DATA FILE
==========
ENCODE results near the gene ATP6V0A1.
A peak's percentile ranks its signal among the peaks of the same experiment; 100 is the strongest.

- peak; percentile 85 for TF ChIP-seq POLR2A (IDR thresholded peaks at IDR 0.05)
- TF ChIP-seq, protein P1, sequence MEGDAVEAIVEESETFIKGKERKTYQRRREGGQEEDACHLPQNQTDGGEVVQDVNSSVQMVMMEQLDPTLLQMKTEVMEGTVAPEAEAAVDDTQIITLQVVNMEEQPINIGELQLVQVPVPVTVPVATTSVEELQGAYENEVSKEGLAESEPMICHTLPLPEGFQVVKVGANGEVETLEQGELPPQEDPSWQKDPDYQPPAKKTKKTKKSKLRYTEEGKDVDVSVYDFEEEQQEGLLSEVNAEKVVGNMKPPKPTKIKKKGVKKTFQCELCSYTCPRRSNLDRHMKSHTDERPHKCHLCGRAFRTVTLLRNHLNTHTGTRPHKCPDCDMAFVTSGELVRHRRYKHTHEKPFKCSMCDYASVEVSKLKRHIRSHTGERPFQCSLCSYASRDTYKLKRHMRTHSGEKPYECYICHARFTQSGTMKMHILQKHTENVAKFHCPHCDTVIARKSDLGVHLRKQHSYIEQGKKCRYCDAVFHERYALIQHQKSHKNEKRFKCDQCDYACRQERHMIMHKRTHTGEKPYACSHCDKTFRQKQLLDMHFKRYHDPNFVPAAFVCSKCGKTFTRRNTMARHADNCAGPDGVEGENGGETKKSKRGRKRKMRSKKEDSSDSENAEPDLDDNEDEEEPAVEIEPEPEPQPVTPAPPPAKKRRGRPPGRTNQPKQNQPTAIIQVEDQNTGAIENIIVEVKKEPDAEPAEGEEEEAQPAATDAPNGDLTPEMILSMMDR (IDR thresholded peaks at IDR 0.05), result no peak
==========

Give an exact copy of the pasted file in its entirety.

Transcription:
ENCODE results near the gene ATP6V0A1.
A peak's percentile ranks its signal among the peaks of the same experiment; 100 is the strongest.

- peak; percentile 85 for TF ChIP-seq POLR2A (IDR thresholded peaks at IDR 0.05)
- TF ChIP-seq, protein P1, sequence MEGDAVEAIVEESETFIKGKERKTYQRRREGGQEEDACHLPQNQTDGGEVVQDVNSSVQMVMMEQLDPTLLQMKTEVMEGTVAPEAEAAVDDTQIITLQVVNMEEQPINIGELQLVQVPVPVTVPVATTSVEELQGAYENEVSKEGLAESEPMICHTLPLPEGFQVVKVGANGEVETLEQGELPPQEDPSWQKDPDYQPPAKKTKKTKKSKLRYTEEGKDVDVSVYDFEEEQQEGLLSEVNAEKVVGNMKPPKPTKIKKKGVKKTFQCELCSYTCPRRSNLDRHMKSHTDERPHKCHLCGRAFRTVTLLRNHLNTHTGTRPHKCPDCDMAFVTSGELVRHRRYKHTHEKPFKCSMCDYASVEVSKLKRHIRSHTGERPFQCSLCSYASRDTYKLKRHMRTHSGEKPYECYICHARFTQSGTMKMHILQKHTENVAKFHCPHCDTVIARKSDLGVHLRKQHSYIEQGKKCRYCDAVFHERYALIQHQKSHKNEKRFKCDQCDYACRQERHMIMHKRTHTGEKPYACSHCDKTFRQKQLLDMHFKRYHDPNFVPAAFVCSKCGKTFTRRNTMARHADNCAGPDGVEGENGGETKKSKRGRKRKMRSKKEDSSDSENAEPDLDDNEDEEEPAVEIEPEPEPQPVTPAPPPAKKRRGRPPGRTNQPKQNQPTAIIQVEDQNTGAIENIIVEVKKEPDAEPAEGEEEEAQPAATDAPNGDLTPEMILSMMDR (IDR thresholded peaks at IDR 0.05), result no peak